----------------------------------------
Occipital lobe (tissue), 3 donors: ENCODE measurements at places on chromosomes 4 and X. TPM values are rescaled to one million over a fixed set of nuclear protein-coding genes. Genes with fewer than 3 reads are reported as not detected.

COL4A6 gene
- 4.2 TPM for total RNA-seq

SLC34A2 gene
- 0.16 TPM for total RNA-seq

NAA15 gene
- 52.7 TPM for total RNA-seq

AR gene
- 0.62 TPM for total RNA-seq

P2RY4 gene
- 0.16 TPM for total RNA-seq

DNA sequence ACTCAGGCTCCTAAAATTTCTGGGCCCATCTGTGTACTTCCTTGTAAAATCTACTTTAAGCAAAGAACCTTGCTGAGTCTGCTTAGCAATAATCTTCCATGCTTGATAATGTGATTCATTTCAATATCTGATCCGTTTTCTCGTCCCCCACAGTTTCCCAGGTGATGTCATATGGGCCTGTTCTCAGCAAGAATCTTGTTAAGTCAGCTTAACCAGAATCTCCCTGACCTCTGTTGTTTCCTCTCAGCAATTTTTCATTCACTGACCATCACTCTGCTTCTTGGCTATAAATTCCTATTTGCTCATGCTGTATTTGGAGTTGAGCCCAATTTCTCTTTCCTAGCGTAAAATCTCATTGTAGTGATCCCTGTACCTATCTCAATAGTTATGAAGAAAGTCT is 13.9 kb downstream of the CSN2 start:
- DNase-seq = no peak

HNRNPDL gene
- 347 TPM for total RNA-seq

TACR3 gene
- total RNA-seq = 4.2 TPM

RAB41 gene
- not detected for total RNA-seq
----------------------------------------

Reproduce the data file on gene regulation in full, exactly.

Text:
Occipital lobe (tissue), 3 donors: ENCODE measurements at places on chromosomes 4 and X. TPM values are rescaled to one million over a fixed set of nuclear protein-coding genes. Genes with fewer than 3 reads are reported as not detected.

COL4A6 gene
- 4.2 TPM for total RNA-seq

SLC34A2 gene
- 0.16 TPM for total RNA-seq

NAA15 gene
- 52.7 TPM for total RNA-seq

AR gene
- 0.62 TPM for total RNA-seq

P2RY4 gene
- 0.16 TPM for total RNA-seq

DNA sequence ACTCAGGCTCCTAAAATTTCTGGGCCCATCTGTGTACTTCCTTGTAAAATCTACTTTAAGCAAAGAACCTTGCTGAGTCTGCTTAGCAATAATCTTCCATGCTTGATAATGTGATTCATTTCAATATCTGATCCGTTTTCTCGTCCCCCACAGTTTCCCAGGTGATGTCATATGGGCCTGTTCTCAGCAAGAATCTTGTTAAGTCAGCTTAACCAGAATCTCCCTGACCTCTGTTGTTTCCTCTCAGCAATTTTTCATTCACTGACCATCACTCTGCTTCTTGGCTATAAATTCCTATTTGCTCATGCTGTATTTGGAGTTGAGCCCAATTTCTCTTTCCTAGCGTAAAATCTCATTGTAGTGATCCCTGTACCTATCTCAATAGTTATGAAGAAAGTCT is 13.9 kb downstream of the CSN2 start:
- DNase-seq = no peak

HNRNPDL gene
- 347 TPM for total RNA-seq

TACR3 gene
- total RNA-seq = 4.2 TPM

RAB41 gene
- not detected for total RNA-seq